Twilight of the Malthusians

Thomas Malthus was an English cleric and scholar living in the early 19th century who developed the theory that global population increases exponentially, while global production increases arithmetically. His theory—and the eventual collapse of civilization that it implies—enjoys influence to this day. In California, it found early expression in a 1976 speech by Governor Jerry Brown, who announced that we had entered an “era of limits.” For more than 40 years now, influential politicians such as Brown, supported by like-minded environmentalists, have embraced the Malthusian vision. But an alternative exists.

First, global population growth was only increasing “exponentially” for a few decades in the middle of the 20th century. As the chart below indicates, using data from the United Nations, the annual rate of global population growth peaked in 1980 at just over 2 percent. Since then, it has already dropped to half that rate, estimated at around 1 percent per year in 2020. By the end of this century, global population is projected to be growing at a decidedly “arithmetic” rate of under 0.2 percent per year.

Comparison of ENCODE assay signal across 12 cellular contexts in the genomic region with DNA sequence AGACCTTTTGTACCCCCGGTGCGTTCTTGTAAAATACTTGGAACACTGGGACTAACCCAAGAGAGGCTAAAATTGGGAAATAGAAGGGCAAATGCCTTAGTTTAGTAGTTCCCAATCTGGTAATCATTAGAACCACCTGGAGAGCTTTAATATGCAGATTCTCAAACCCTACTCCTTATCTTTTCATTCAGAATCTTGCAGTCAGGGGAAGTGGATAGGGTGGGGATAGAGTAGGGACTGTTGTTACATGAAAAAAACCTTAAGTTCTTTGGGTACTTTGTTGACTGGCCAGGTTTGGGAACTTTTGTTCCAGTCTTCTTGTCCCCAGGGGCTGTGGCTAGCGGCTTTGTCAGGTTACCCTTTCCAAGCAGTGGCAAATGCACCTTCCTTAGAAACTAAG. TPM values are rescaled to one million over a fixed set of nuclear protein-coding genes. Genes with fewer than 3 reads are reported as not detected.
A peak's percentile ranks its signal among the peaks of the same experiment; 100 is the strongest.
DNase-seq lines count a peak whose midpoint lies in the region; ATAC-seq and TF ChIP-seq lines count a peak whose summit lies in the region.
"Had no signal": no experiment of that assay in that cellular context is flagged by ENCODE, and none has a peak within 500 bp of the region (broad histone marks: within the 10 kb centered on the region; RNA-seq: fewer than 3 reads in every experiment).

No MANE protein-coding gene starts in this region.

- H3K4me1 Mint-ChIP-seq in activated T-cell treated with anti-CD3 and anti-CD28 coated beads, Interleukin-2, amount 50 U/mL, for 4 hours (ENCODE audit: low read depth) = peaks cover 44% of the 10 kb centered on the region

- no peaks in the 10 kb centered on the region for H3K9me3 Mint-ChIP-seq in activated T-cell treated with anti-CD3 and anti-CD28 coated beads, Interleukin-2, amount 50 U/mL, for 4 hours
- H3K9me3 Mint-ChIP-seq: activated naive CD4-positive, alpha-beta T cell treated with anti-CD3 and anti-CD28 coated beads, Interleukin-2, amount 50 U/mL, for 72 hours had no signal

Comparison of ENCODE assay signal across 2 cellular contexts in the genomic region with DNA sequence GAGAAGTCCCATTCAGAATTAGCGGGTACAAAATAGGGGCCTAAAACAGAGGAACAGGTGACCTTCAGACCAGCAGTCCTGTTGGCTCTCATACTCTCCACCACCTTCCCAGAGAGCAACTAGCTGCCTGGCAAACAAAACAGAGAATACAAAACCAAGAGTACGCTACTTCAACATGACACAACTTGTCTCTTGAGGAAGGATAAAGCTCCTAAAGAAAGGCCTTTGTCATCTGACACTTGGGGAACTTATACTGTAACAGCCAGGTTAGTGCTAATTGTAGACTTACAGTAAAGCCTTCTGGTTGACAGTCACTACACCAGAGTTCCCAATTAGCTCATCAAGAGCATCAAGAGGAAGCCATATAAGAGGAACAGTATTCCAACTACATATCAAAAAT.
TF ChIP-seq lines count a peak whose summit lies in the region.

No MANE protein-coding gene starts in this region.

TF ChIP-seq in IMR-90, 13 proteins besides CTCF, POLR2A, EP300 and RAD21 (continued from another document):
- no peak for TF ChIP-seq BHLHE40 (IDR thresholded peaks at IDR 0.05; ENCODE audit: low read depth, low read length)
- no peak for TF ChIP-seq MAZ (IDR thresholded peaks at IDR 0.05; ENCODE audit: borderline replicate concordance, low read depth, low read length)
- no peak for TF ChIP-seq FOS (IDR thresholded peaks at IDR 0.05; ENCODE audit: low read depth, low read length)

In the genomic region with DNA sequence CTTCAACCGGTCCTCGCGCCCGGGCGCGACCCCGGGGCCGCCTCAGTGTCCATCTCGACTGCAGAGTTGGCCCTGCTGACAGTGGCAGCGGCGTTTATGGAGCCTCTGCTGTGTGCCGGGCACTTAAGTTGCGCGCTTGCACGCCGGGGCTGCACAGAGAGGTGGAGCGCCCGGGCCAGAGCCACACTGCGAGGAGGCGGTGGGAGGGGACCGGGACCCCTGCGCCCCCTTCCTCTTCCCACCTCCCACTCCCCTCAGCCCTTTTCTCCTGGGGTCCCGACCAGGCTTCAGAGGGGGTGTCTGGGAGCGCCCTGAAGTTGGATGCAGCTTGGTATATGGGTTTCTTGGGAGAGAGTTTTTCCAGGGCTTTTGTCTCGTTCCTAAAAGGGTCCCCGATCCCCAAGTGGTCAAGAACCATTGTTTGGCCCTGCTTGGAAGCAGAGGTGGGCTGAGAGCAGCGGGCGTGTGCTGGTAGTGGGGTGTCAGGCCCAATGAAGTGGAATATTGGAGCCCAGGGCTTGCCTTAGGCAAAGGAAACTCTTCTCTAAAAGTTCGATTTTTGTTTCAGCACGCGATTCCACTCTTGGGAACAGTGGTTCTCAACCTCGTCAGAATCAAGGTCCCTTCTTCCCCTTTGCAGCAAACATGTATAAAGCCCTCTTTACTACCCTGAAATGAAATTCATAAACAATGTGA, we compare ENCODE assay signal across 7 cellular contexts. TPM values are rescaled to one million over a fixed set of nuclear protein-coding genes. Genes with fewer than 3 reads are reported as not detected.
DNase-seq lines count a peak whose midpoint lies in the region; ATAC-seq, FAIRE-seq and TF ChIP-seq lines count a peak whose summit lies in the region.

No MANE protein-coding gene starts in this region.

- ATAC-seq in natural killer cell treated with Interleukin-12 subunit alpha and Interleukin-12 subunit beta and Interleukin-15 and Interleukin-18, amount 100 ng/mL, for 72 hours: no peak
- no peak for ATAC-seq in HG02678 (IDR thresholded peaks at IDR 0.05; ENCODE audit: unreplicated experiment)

At the same time that the rate of global population growth is slowing significantly, global productivity continues to increase. Virtually all recent estimates—World Bank, International Monetary Fund, United Nations—forecast global GDP growth to exceed 3 percent per year into the foreseeable future. This rate of growth is low by historical standards and, notwithstanding temporary disruptions caused by future recessions, is likely to be much higher over […] Read More